Published in the San Diego Union-Tribune, October 22, 2018
Ronald Reagan was known as the Great Communicator. Leaving aside his politics, what does come through from his speeches is his ability to connect with his audiences.
A billion words are written every year either extolling the need to communicate, the value of communication, the lack of communication or the difficulty of communication. Carmine Gallo, a Harvard University instructor, has written a book, “Five Stars,” which purports to give us the communication secrets to move from good to great at this skill.
To Gallo’s credit, his book is not touchy-feely. The core premise is that being good at communication, good at talking, good at “mastering the ancient art of persuasion” is all about creating more wealth — for you. In other words, if you can learn to spin and combine words and ideas “to ignite people’s imagination,” you will get more money. You will be richer. His thesis is simple. In this age of artificial intelligence, globalization and automation — the one skill that can separate and elevate you above both the man and the machine are words — and how they are put together.
Notice, he did not say PowerPoint; he did not say text or email. Gallo’s passion centers on his study of the primitive brain and he says that, after thousands of years of evolution, the way we process information is still through the vehicle of a story, “through emotions and empathy.”
Now, this really resonates for me personally, since I frequently begin an interaction with this sentence, “let me tell you a story.” Sometimes it is a full and true story and sometimes it is a nuanced story, and sometimes my nose grows to Pinocchio size. The key is that the story is always in the service of communicating an idea, a point of view. You might call them fables with just enough reality to hold my audience and move their needle in the desired direction.
Gallo argues that mastering this ancient art of persuasion is a competitive skill. It elevates you above the rest. There are also another billion words written about leadership. And leading seems to be very closely aligned with active persuasion, not just giving an order. Even in the military, getting Harry to take Hamburger Hill with gusto, recognizing he can easily die, relies on persuasion and believing in the cause, or what he calls “articulating a vision.”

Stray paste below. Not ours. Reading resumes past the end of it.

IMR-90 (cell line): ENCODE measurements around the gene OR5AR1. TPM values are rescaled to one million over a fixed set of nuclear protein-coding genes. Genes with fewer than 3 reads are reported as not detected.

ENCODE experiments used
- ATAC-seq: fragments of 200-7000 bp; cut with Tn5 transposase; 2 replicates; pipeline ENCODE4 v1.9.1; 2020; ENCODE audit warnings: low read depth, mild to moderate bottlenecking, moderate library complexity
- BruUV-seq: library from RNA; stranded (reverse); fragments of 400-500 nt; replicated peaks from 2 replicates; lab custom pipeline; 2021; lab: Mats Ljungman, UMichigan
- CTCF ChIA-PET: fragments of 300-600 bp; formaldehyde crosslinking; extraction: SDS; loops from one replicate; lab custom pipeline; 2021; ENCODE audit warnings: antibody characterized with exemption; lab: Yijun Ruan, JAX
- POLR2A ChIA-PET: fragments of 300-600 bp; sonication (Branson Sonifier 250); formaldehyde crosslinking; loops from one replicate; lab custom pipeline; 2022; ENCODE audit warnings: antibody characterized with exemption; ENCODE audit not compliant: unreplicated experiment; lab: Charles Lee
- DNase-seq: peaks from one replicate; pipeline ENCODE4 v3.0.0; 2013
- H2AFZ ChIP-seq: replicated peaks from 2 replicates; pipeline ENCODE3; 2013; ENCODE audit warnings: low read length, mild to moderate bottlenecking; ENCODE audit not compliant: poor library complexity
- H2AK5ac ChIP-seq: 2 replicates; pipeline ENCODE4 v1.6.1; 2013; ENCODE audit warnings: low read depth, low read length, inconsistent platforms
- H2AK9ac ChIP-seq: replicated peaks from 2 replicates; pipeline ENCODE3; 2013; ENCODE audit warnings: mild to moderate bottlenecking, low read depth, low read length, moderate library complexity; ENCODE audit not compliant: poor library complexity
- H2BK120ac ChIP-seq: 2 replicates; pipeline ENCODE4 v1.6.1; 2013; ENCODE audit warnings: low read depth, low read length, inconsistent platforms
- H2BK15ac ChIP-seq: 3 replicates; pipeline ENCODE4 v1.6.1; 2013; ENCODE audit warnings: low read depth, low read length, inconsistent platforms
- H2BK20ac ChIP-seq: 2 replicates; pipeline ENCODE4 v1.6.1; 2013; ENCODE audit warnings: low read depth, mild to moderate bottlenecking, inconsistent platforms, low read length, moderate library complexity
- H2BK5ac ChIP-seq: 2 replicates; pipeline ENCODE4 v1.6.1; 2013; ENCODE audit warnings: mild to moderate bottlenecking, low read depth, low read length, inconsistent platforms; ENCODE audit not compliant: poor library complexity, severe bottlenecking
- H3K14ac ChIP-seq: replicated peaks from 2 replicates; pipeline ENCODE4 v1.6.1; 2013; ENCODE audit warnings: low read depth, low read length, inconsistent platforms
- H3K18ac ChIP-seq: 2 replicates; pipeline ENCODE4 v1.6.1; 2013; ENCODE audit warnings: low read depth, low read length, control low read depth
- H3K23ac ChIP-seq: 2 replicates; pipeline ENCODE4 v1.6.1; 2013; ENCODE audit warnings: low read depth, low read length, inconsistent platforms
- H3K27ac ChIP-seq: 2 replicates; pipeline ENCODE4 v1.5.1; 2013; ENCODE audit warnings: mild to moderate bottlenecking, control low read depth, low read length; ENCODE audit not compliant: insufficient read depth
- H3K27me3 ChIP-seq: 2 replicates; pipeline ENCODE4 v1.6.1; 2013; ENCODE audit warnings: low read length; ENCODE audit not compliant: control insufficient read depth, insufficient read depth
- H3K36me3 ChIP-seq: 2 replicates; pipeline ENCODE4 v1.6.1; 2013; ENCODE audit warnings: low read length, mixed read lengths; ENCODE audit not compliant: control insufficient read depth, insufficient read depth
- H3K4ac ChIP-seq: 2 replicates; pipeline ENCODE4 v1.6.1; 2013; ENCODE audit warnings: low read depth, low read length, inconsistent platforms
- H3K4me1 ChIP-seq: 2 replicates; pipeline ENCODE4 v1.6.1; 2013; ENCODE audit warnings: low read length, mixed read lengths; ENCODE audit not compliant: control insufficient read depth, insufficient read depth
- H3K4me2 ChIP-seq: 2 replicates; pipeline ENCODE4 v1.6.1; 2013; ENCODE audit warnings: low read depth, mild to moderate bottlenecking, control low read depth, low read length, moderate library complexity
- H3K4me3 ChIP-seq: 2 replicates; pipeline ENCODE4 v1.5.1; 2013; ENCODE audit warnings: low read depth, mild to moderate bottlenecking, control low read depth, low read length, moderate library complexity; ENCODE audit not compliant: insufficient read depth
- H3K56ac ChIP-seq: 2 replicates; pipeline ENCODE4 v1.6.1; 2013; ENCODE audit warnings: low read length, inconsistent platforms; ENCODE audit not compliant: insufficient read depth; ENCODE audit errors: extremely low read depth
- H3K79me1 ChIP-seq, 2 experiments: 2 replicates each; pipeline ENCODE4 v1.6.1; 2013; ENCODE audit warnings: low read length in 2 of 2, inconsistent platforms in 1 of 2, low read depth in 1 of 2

Gallo gives examples in his book ranging from Aristotle to my favorite wild man, Richard Branson, who says, “I do not believe you could be a great leader today without being a good storyteller.” Branson has a unique model for creating stories; he brings people to Necker Island, (his private 74-acre retreat in the British Virgin Islands), and he gathers the group around a fire pit. He says, “the best ideas for our companies have come from around a campfire.” Wow, I love that. It feels wonderfully primitive, and of course, we all know about going to a camp or a retreat and hearing ghost stories.
The master of all, according to Gallo, is Aristotle and his “three-part formula.” First, you need to have ethos, which is credibility and character. (Not just being a character, but having character). Second, you need to have “logos,” which is the logical structure to your argument. You cannot wander or ramble . Finally, “you cannot persuade another person to change their mind or behavior without pathos, which is emotion.”
We often make decisions based on emotional narratives without giving appropriate weight to compelling and possibly conflicting facts — being forced to later deal with the infamous, “it seemed like a good idea at the time.”
Gallo cites TED Talks as powerful, because they tell stories. No bullet points are allowed. And finally, let’s go to show me the money. The statistics show that strong verbal skills will get you promoted faster than just experience. In business presentations, verbal trumps the visuals. The great persuaders have an unfair competitive advantage. What the great ones communicate is not just an idea, but “an expectation of what they hope to achieve.” They are the artists who mesmerize and spin a tangled web with words. That is not just a soft skill; it is fundamental to your success.
Rule No. 455
Never let the truth get in the way of a good story.